Regular price: $22.67

Free with 30-day trial
Membership details Membership details
  • A 30-day trial plus your first audiobook, free
  • 1 credit/month after trial – good for any book, any price
  • Easy exchanges – swap any book you don’t love
  • Keep your audiobooks, even if you cancel
  • After your trial, Audible is just $14.95/month
Select or Add a new payment method

Buy Now with 1 Credit

By confirming your purchase, you agree to Audible's Conditions of Use and Amazon's Privacy Notice. Taxes where applicable.

Buy Now for $22.67

Pay using card ending in
By confirming your purchase, you agree to Audible's Conditions of Use and Amazon's Privacy Notice. Taxes where applicable.

Publisher's Summary

A fascinating look at the twelve days leading up to the Japanese attack on Pearl Harbor—the warnings, clues and missteps—by a Pulitzer Prize–winning reporter.
In Washington, DC, in late November 1941, admirals compose the most ominous message in Navy history to warn Hawaii of possible danger, but they write it too vaguely. They think precautions are being taken, but never check to see if they are. A key intelligence officer wants more warnings sent, but he is on the losing end of a bureaucratic battle and can’t get the message out. American sleuths have pierced Japan’s most vital diplomatic code, and Washington believes it has a window on the enemy’s soul - but it does not.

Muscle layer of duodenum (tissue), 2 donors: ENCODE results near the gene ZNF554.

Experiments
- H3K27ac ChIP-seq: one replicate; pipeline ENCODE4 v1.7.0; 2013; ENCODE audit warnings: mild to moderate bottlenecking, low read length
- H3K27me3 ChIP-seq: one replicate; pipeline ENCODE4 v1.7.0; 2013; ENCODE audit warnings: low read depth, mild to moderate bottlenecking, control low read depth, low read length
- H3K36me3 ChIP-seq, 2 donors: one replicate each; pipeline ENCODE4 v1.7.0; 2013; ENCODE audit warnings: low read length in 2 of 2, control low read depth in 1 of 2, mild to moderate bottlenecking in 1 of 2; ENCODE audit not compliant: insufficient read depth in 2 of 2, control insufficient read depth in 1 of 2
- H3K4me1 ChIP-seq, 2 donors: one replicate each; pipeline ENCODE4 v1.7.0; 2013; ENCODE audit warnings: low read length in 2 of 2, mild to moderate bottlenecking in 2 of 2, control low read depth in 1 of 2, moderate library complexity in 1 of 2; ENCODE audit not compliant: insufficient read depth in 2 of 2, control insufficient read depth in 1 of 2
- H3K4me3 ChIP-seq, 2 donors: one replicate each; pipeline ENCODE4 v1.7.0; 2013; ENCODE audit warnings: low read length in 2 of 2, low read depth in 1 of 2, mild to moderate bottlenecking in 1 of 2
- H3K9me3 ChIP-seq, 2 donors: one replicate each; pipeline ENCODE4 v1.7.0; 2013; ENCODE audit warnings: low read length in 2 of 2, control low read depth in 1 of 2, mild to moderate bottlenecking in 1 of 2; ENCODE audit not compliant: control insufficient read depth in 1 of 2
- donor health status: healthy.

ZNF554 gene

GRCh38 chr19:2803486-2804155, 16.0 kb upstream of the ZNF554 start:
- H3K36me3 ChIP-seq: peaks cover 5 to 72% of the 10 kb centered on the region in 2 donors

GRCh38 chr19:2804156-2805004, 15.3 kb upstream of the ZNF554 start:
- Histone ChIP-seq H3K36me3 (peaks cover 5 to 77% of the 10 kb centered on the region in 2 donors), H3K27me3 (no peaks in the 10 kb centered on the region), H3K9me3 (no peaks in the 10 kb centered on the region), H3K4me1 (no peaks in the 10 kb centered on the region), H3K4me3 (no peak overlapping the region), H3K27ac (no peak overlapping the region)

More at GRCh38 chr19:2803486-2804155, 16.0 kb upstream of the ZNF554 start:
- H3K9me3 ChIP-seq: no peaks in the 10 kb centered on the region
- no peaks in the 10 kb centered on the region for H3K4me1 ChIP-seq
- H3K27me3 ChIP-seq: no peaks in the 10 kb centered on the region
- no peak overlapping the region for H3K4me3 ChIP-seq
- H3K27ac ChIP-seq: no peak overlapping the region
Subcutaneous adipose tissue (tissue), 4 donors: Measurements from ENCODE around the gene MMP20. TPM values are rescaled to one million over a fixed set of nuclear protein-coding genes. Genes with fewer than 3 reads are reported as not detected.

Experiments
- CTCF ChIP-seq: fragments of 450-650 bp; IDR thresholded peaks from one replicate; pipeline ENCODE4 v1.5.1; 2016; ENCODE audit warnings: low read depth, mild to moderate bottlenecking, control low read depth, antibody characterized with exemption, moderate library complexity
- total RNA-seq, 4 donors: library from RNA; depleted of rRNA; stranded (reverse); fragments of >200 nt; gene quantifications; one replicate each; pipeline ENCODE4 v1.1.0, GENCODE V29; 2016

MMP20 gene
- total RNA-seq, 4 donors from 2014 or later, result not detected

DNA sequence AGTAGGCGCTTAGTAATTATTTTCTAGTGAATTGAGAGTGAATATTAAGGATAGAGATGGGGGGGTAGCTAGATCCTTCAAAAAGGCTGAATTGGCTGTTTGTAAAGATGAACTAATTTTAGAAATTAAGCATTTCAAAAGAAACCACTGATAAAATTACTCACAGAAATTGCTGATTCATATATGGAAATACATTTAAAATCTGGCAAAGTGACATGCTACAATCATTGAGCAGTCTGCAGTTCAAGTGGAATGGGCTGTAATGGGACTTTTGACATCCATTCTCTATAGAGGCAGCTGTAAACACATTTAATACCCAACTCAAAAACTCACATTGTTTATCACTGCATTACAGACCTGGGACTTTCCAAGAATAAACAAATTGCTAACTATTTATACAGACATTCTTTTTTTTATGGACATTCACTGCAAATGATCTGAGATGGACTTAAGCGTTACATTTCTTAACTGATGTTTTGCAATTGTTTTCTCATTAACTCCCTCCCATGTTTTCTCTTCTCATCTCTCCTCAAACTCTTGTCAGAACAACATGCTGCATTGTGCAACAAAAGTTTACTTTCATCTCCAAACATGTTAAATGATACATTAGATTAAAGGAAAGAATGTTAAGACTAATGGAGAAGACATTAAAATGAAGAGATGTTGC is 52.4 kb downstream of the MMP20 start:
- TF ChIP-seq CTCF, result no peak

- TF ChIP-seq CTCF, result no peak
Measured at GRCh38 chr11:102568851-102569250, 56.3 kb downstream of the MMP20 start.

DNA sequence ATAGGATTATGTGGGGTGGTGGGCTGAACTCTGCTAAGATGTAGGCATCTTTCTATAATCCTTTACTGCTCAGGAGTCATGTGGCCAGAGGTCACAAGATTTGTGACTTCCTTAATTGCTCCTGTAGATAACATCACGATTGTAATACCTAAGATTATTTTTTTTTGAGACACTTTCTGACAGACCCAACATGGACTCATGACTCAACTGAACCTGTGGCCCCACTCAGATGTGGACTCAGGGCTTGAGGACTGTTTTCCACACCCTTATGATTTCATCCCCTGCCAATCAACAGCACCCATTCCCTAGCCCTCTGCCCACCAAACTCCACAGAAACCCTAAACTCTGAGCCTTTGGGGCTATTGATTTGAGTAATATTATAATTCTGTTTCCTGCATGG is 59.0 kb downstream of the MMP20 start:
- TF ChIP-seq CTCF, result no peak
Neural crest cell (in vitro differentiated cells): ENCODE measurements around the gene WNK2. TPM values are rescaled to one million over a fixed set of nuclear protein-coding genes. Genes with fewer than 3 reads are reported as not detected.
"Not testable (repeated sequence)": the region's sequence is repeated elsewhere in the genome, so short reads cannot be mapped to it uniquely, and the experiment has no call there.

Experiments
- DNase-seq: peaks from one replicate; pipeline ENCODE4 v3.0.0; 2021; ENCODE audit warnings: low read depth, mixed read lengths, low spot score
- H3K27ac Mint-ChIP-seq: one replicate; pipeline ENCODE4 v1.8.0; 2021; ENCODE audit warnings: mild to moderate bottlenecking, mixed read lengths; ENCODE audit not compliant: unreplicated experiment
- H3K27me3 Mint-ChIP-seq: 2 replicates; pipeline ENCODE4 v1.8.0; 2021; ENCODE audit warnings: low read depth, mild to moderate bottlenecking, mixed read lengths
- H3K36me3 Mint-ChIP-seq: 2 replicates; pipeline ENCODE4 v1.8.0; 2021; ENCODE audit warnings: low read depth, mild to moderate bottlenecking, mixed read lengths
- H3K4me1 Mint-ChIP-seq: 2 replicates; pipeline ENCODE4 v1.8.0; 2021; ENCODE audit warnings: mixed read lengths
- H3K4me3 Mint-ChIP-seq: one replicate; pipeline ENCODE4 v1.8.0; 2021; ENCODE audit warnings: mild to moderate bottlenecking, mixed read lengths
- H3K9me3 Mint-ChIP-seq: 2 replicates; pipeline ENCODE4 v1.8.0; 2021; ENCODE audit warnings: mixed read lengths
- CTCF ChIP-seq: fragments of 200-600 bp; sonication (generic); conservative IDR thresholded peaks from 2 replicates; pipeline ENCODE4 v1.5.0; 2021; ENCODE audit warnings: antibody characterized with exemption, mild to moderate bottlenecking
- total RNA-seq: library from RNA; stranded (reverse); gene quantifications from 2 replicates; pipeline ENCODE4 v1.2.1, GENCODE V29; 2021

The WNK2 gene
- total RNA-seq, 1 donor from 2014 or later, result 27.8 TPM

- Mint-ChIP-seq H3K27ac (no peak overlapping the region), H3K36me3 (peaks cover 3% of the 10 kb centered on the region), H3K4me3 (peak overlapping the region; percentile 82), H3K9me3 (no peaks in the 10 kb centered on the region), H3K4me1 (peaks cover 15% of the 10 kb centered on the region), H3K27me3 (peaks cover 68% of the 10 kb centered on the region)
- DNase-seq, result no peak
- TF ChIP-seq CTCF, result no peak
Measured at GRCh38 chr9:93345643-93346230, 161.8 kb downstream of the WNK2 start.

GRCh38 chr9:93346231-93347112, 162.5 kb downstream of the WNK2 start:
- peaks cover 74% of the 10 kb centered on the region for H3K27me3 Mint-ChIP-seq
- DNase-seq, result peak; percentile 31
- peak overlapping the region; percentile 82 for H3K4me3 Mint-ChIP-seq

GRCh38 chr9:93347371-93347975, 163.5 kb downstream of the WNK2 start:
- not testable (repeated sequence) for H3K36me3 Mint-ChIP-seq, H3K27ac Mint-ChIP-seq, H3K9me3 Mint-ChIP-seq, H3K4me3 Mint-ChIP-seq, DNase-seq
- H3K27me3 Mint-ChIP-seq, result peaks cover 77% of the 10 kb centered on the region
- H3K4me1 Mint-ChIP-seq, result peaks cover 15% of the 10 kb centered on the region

In a small office at Pearl Harbor, overlooking the battleships at the heart of America’s seafaring power, the Commander of the Pacific Fleet tries to figure out how much danger he really faces. His intelligence unit has lost track of Japan’s biggest aircraft carriers, but assumes they are resting in a port far away. The admiral thinks Pearl is too shallow for torpedoes, so he never puts up a barrier. As he frets, a Japanese spy is counting the warships in the harbor and reporting to Tokyo.
There were false assumptions, and racist ones: The Japanese aren’t very good aviators and they don’t have the nerve or the skill to attempt a strike so far from their home. There were misunderstandings, conflicting desires, painful choices. And there was a naval officer who, on his very first mission as captain of his very first ship, did exactly the right thing. His warning could have averted disaster, but his superiors reacted too leisurely. Japanese planes arrived moments later.
Twomey’s telescoping of the twelve days leading to the attack unravels the crucial characters and moments, and produces an edge-of-your seat drama with fascinating details about America at this moment in its history. By the end, the reader understands how assumption is the root of disaster, and how sometimes a gamble pays off.
©2016 Steve Twomey. All rights reserved. (P)2016 Simon & Schuster
Show More Show Less

Customer Reviews

Most Helpful

By Blake on 06-06-17

The Facts Build to a Crescendo Despite Comical Reading

The author does a good job pulling together the multiple clues the U.S. Military had available to prevent being caught by surprise by Japan's attack on Dec. 7, 1941. The bad part: the reading by Holter Graham borders on laughable, with comical emphasis on certain words. At time it sounds like listening to a high school play, no disrespect intended to teenage actors.

Read More Hide me

By Loretta Shelton on 03-23-17

Excellent book!

As a lifelong Navy sailor, I particularly enjoyed this book. It gives a great deal of background on all the things that were happening with the Navy in Pearl Harbor leading up to the attack. A very good read!

Read More Hide me
See all Reviews